Former Wildrose Party leader Brian Jean (left) and Progressive Conservative leader Jason Kenney (right) successfully merged the two center-right parties and are both now running for leader of the United Conservative Party.

Former Wildrose Party leader Brian Jean (left) and Progressive Conservative leader Jason Kenney (right) successfully merged the two center-right parties and are both now running for leader of the United Conservative Party.

On July 22, the memberships of both the Wildrose Party and Progressive Conservative Association of Alberta voted 95 per cent to merge the two parties to form the United Conservative Party. According to a unity agreement signed by each entity’s former leader, Brian Jean and Jason Kenney, a new leader will be elected on October 28 in a one-member, one-vote vote.

Albertans who are members of the new party 15 days before the leadership vote are qualified to help choose the leader. There are four declared candidates: Jean, Kenney, former Wildrose party president Jeff Callaway, and party activist Doug Schweitzer. Libertarian-leaning Wildrose MLA Derek Fildebrandt was expected to run but decided not to amidst a series of scandals and alleged hit-and-run accident.

Both Jean and Kenney were qualified by Campaign Life Coalition as pro-life and pro-family when they were federal MPs. Kenney supported the motion to drop the Conservative Party of Canada’s traditional definition of marriage at its 2016 policy convention. He has, however, been outspoken in favour of parental rights since making the jump to provincial politics. Kenney has criticized the NDP government for promoting gay-straight alliances which keep secret students’ sexual identity from parents as well as the government’s harassment of religious private schools and homeschooling associations.

Schweitzer is running as an unabashed social liberal, saying “I’m fully supportive of the LGBTQ community” and backs gay-straight alliances in schools. He also said, “I respect a woman’s right to choose,” and vowed not to raise the abortion issue if elected leader.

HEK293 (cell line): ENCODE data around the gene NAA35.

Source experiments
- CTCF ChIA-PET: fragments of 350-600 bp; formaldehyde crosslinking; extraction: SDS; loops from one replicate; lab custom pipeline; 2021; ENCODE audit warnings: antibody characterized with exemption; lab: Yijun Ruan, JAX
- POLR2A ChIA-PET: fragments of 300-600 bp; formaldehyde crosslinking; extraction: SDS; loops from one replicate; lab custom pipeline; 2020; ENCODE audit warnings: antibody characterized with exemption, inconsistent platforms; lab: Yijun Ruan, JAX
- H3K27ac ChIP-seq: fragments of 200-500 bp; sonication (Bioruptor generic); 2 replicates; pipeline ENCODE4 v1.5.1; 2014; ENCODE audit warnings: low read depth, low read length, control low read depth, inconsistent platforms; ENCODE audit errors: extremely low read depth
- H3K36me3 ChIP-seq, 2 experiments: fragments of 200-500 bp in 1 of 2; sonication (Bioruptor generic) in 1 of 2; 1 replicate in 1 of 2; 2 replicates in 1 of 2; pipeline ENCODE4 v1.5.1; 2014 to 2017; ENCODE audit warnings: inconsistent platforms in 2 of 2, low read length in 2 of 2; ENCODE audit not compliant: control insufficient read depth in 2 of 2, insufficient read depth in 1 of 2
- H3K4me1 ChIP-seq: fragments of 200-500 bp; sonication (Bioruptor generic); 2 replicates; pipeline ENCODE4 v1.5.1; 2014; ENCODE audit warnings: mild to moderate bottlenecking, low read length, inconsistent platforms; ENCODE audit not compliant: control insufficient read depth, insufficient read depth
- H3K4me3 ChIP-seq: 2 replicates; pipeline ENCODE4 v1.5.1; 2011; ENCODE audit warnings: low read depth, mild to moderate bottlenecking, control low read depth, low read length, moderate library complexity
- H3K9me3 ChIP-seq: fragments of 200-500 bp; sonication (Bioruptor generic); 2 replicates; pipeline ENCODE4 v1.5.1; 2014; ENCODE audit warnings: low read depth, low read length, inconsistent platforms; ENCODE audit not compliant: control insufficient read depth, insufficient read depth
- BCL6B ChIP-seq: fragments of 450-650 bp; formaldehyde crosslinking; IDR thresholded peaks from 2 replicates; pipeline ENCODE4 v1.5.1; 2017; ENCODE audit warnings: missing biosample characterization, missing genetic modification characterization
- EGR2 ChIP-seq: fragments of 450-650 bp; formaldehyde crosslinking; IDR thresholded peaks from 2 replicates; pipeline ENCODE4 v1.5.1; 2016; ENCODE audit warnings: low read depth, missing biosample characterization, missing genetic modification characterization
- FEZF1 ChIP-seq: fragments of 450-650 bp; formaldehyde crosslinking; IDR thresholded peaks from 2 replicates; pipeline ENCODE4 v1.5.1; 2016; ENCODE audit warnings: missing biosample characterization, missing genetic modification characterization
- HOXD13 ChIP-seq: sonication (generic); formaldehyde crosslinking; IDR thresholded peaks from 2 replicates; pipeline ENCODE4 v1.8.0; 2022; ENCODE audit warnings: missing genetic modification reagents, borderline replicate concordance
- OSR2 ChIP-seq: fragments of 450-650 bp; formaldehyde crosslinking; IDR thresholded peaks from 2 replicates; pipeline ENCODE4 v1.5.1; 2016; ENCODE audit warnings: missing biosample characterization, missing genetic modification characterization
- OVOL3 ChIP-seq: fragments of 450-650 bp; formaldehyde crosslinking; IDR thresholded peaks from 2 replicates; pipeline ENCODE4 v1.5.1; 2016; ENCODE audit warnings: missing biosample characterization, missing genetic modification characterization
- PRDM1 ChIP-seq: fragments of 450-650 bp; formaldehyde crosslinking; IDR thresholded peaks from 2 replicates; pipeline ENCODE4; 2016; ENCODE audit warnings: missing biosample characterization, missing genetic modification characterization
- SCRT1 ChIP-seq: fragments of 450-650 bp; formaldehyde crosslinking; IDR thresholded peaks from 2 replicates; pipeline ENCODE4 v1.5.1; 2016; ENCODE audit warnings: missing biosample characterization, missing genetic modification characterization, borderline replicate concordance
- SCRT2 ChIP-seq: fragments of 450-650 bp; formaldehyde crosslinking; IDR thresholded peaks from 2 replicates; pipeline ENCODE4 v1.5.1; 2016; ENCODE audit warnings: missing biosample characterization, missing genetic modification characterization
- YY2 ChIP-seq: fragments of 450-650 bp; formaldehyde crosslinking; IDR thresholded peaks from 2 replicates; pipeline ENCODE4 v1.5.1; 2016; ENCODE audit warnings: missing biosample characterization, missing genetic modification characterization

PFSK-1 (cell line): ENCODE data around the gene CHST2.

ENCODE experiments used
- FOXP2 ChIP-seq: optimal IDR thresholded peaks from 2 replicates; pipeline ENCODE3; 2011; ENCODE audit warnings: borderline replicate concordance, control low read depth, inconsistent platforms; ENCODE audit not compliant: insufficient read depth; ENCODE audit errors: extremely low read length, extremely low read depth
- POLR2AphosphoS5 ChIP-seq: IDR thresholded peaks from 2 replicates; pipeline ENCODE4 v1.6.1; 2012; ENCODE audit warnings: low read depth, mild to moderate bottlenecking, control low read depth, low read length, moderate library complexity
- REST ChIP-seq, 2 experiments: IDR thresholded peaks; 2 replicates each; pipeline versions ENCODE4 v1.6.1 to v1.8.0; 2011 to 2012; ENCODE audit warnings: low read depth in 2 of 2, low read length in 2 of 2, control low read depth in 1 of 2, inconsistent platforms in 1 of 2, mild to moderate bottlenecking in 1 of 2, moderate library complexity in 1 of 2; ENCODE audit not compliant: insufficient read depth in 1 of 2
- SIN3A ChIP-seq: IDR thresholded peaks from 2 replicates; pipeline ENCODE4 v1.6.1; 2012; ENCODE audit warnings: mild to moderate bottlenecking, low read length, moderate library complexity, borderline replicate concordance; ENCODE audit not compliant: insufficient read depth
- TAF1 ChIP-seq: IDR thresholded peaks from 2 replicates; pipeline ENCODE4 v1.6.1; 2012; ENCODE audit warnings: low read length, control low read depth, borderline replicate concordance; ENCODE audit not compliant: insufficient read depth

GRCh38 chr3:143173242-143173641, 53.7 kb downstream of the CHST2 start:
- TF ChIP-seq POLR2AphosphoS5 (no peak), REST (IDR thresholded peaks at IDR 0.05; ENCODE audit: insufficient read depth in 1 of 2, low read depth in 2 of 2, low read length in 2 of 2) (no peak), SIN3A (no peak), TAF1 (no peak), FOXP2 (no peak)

Kenney raised eyebrows when he released a five-point Grassroots Guarantee, which stated he would not be offering policy during the leadership race. He vowed to listen to the party membership in the policy creation process that is scheduled to take place early next year. Kenney said people know what he stands for but he was not prepared to impose his views on the party. He denied he was abdicating leadership, calling his style “servant leadership, a leadership characterized more by humility than arrogance.” Kenney said the erstwhile provincial PCs got into trouble when the leadership ignored the grassroots and insisted the UCP avoid similar mistakes. “There is a certain wisdom and common sense that emerges when large numbers of people are engaged in the policy process,” he stated.

Jean and Schweitzer were both releasing policy and condemned Kenney’s guarantee as a gimmick designed to turn the leadership campaign into a policy-free popularity contest.

Meanwhile, interim UCP leader Nathan Cooper, an MLA who worked for Canada Family Action before he entered elected politics, was attacked by the NDP deputy premier Sarah Hoffman for his pro-life and pro-family views. In 2009 he made statements on “Real Life with Susan & Friends,” in support of traditional marriage and said he wanted an outright ban on abortion. The Calgary Herald reported that Cooper now says he “unequivocally” supports LGBTQ but that he offered no specifics in terms of policy. Hoffman said if he did not clarify his views, he should step down as opposition leader.

Cooper did not comment on his views about abortion.

The UCP application to officially take part in Calgary Pride was rejected by the parade’s organizers. Pride president Jason Kingsley’s letter to the UCP stated that the new organization “does not yet have a clear policy in support of the gender and sexually diverse community,” but did invite members of the party to take part in a “collaborative learning opportunity” before they could participate in future pride parades. The “opportunity” consisted of a three-hour workshop with the Calgary Sexual Health Centre “to talk about sexual health, relationships, gender and sexual diversity.”

UCP members were welcomed to take part in the parade as spectators. Callaway and Schweitzer said they would attend.

Newly selected Alberta Liberal leader David Khan, who is openly gay, praised the committee’s decision to exclude the new conservative party. “I think it’s a constructive step forward,” he told CBC Calgary, because many UCP caucus members “have a history of not supporting LGBTQ rights.” Alberta Party leader Greg Clark also praised the decision. His party’s application for official recognition at Pride was accepted.

Country singer k.d. lang offered free tickets to one of her concerts to Kenney if he agreed to sit down and have a conversation about LGBTQ rights with her. His spokesman, Annie Dormuth, said Kenney was focusing on the leadership race and would not be attending any Pride events.